We've started rehearsing for year three of *Choosing Sides* at Horace Mann Middle School. *Choosing Sides* is a three-day interactive play that explores bullying with middle school students. I developed *Choosing Sides* in collaboration with Pulaski Technical College, SafePlaces, and Horace Mann Middle School. I am excited about this year because I have revised the script and facilitations, and I'm ready to try out the revisions. Last year was very effective but I played it safe. I relied heavily on our *Choosing Sides* booklets for facilitations. These were booklets with specially designed written activities that inspired additional discussion. The teacher and students really loved the booklets. They all felt the booklets provided an emotionally safe way to engage with this difficult topic. This year we're doing a lot more on-your-feet activities. Hopefully, we can keep it emotionally safe but also get into some more meaningful conversations. Above you see my actors, Stephanie Ong and Chris Straw rehearsing. I will write more in the coming weeks!
Day 3 proved to be very fruitful. We intentionally decreased the number of scenes and increased audience participation each day. That meant Day 3 consisted primarily of audience participation. Stephanie and Ebon performed one scene, facilitated, continued scene, and the rest of class was supposed to be forum theatre, and a talk by Angela from Safe Places. Our forum theatre didn't work. There are three reasons: 1) the scene itself wasn't very forum-able, and 2) the middle school students had a hard time not giggling which meant the scene lost its power, and 3) Our actors weren't experienced enough with forum. After struggling through forum for two periods, we relied on discussion for the remainder.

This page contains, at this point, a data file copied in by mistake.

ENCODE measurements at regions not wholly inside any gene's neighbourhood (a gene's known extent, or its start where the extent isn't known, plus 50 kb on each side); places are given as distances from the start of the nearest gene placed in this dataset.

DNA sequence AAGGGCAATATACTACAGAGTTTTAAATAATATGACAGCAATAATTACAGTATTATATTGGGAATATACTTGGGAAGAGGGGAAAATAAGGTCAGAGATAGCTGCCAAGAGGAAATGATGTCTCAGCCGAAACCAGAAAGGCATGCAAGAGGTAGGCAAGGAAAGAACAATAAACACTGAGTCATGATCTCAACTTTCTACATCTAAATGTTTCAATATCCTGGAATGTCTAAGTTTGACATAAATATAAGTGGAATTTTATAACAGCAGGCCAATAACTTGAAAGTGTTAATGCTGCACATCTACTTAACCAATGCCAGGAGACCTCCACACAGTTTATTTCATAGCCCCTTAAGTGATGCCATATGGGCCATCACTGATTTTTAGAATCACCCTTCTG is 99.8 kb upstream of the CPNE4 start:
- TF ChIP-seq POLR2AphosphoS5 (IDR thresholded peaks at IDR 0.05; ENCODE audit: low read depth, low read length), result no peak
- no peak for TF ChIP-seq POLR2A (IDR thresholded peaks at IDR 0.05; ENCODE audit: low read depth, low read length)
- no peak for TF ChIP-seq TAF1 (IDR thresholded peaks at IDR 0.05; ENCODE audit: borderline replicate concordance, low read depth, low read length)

It was great having Angela from Safe Places there to talk to students. She was able to engage the students with a level of seriousness about bullying that I don't know we were. She also gave them her card in case they or their friends needed to talk about bullying, dating, or domestic violence.
At the end of the day, Angela, Stephanie, Ebon, Holly (the teacher), and I sat down to reflect on what worked and what didn't. It was a very useful conversation to me. We decided that the storyline was strong although it needed some tweaking to be more age appropriate. We want to flesh out the male character a little more as the play focuses a lot on the female character right now. We want to play him up as a strong, confident alternative to our male antagonist. I want to rework some of the facilitations. The students' individual packets were liked by all.
I feel very proud of our work, and, hopefully, we can continue to make it better.
Day Two started off rough. First period has lots of interruptions with announcements and DEAR time, so that factors in. However, I think the main problem was the our facilitations were misplaced. We had not scaffolded them well. We reworked that for the 2nd class, and things went much smoother. In fact, the classes that were a little less interested yesterday seemed more interested today. Off tomorrow, and then we go again on Thursday!
Choosing Sides: Day One went surprisingly well. I've been in love with theatre-in-education since I took the T.i.E. course at UT with Lynn Hoare. Seeing how a play could create a space for open dialogue about challenging issues was really eye-opening for me as a grad student. T.i.E. plays are so tricky to create, though. It is so easy to get preachy and trite and just plain boring. I was so thrilled to see that Day One went so well. Of course, there are things we will revise. I'm a little nervous about days 2 and 3 because some students have already guessed what's going to happen. I've also realized we need to hear more from Chris, our male character. We really get to know Ashley in the first day. The second day should be about getting to know Chris. After our rehearsal for Day Two today, however, I realized we need more scenes that focus on Chris' side of this story. Excited and anxious about Day Two!
About the Author: April Gentry-Sutterfield is a director, deviser, educator, and mom who uses theatre as a tool for social justice, education, and community engagement.